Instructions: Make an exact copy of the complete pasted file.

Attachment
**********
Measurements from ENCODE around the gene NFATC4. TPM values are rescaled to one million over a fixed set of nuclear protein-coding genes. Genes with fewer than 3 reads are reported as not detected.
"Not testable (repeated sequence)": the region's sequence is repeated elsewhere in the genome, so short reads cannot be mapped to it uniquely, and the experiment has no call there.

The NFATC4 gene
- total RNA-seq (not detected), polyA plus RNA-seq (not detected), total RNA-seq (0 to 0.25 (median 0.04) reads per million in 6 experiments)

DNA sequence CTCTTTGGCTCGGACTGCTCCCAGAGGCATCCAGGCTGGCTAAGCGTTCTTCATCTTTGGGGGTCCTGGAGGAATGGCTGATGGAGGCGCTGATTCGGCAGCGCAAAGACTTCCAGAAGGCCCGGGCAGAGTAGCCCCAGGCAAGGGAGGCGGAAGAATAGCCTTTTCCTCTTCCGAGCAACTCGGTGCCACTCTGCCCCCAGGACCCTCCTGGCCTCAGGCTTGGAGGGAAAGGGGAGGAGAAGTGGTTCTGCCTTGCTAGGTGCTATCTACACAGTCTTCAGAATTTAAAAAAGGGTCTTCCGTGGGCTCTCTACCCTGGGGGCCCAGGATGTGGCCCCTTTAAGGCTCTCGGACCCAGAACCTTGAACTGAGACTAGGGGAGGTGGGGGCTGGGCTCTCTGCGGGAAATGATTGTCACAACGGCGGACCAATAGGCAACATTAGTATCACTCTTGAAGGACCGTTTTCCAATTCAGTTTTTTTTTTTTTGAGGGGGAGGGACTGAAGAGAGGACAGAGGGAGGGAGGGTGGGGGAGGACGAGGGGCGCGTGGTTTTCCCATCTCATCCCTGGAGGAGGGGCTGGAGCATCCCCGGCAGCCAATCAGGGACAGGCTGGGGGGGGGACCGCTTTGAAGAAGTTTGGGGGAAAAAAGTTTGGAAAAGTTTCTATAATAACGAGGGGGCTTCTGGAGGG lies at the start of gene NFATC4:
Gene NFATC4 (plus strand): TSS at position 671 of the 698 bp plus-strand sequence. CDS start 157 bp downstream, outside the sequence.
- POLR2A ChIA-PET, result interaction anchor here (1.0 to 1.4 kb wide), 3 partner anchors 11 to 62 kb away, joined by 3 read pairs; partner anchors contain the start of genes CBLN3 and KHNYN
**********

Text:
Measurements from ENCODE around the gene NFATC4. TPM values are rescaled to one million over a fixed set of nuclear protein-coding genes. Genes with fewer than 3 reads are reported as not detected.
"Not testable (repeated sequence)": the region's sequence is repeated elsewhere in the genome, so short reads cannot be mapped to it uniquely, and the experiment has no call there.

The NFATC4 gene
- total RNA-seq (not detected), polyA plus RNA-seq (not detected), total RNA-seq (0 to 0.25 (median 0.04) reads per million in 6 experiments)

DNA sequence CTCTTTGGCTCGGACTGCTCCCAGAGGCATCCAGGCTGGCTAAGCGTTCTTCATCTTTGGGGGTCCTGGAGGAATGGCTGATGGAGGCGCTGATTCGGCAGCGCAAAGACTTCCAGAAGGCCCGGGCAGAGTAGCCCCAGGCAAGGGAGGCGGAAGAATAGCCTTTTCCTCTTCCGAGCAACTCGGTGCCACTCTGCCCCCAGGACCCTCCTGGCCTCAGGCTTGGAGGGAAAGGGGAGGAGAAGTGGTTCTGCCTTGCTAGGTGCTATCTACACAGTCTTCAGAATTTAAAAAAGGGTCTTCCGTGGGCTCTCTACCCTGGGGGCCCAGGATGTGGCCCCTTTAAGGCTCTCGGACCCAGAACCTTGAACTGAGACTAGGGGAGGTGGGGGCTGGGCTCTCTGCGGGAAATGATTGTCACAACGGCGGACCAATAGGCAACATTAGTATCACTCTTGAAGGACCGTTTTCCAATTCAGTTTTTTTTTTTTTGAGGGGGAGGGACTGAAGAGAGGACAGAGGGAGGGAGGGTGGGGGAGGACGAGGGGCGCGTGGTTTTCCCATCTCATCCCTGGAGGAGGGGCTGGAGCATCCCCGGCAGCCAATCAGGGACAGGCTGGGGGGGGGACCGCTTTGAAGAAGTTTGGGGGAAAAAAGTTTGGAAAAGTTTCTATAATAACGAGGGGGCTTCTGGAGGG lies at the start of gene NFATC4:
Gene NFATC4 (plus strand): TSS at position 671 of the 698 bp plus-strand sequence. CDS start 157 bp downstream, outside the sequence.
- POLR2A ChIA-PET, result interaction anchor here (1.0 to 1.4 kb wide), 3 partner anchors 11 to 62 kb away, joined by 3 read pairs; partner anchors contain the start of genes CBLN3 and KHNYN